The NBA instituted an anti-flopping policy at the beginning of the season aimed at cutting down the amount of acting players do to garner the favor of the officials.
The punishments for violating the league’s rules against flopping were extremely minor, with a player getting a warning for a first offense, followed by a $5,000 fine for a second offense, and fines that would increase for every offense thereafter.
In total, there were 24 violations; 14 players received warnings, while five players — Omer Asik, J.J. Barea, Reggie Evans, Kevin Martin, and Gerald Wallace — received the fine for violating the rule twice.
The league will continue the policy for the postseason, with one small change: The warning for a first offense is now gone completely, so any player who violates the anti-flopping rules will receive a $5,000 fine, which would increase to $10,000, $15,000, and then $30,000 for a second, third, and fourth offense.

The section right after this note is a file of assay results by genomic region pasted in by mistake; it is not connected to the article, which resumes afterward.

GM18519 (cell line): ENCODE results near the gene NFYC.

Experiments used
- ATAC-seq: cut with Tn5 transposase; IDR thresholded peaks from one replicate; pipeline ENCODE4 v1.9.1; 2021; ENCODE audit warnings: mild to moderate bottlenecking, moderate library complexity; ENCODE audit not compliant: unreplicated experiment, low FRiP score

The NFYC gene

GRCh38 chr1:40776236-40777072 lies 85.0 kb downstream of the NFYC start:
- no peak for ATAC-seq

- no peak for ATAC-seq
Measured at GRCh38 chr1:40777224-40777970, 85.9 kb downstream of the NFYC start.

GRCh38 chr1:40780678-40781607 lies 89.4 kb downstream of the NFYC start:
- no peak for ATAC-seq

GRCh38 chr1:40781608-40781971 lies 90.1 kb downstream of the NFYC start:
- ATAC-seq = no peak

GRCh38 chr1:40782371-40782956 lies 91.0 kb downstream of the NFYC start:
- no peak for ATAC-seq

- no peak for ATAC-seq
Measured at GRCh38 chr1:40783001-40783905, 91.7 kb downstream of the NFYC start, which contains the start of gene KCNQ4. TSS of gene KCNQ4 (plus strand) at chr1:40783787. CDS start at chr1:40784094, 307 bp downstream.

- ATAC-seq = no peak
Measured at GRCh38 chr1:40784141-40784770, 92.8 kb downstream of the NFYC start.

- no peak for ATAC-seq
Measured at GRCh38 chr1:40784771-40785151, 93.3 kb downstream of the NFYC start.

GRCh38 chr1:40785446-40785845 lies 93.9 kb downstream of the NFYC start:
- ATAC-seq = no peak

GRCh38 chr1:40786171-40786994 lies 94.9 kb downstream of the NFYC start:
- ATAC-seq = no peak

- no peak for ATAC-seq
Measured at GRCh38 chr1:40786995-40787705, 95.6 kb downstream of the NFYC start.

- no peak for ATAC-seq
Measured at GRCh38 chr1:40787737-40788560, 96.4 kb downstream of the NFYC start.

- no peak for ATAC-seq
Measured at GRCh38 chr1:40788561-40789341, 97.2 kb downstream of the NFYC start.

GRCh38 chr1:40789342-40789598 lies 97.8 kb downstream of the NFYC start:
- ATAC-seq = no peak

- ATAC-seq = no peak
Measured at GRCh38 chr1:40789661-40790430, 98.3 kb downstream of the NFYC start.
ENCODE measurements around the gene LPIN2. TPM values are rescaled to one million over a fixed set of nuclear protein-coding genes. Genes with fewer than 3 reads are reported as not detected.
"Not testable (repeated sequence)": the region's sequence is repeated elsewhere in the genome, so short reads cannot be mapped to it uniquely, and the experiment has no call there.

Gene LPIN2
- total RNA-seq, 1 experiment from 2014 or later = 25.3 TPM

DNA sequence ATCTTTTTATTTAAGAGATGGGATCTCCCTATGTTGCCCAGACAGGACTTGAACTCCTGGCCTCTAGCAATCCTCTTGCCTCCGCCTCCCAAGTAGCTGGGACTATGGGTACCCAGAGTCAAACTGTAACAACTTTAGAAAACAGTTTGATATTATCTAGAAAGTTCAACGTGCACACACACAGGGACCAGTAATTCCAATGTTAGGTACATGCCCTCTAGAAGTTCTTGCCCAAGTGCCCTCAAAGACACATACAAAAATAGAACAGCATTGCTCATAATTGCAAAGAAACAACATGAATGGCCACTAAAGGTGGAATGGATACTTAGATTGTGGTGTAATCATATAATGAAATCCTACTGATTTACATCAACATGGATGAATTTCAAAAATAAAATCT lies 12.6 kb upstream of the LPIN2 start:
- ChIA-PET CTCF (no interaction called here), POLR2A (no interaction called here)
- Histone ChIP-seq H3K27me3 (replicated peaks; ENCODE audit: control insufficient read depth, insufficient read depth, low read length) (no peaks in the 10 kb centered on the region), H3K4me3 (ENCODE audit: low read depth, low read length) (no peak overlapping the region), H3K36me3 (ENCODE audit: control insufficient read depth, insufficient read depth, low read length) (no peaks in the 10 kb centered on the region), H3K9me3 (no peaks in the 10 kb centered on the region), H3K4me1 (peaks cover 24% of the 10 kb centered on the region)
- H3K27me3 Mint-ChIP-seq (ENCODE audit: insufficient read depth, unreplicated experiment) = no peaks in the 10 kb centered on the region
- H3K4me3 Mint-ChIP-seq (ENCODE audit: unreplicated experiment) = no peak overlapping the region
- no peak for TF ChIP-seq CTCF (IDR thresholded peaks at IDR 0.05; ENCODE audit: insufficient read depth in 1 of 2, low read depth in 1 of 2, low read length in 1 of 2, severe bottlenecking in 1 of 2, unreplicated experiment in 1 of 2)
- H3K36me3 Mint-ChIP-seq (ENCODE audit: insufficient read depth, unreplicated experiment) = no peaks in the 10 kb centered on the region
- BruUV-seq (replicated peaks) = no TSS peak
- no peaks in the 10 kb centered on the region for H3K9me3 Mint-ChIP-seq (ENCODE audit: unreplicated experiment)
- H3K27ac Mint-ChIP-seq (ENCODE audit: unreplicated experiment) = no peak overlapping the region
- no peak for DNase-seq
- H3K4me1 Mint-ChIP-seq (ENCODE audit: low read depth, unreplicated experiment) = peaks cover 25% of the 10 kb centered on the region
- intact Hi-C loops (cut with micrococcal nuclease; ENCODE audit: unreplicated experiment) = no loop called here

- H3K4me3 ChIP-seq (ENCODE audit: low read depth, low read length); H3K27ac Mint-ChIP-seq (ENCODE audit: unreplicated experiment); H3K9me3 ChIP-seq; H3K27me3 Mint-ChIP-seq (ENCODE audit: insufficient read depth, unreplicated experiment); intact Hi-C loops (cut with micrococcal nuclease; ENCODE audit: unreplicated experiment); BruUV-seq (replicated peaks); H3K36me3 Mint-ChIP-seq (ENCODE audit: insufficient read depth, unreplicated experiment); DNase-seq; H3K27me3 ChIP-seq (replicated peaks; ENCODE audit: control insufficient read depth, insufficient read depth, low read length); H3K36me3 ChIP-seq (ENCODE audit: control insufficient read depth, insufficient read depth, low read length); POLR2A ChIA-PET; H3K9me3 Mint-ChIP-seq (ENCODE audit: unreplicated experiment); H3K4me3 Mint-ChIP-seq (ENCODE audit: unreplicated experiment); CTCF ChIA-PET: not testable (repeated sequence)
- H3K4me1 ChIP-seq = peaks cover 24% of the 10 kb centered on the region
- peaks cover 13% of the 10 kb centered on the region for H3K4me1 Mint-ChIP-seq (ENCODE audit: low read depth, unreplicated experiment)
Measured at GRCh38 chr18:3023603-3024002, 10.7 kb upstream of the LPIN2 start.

The league makes it clear that if a player were to be in violation of the rule five times or more, there would be “discipline that is reasonable under the circumstances” in the form of an increased fine or possible suspension. We all know it won’t get to that, of course, and the league would obviously be just fine with that.
The dollars involved aren’t substantial enough to prevent players from trying to pick up an advantage in this way, especially during the postseason. The policy is soft, but its aim of bringing attention to a part of the game that fans (and officials) would like to see disappear forever is at least a place to start.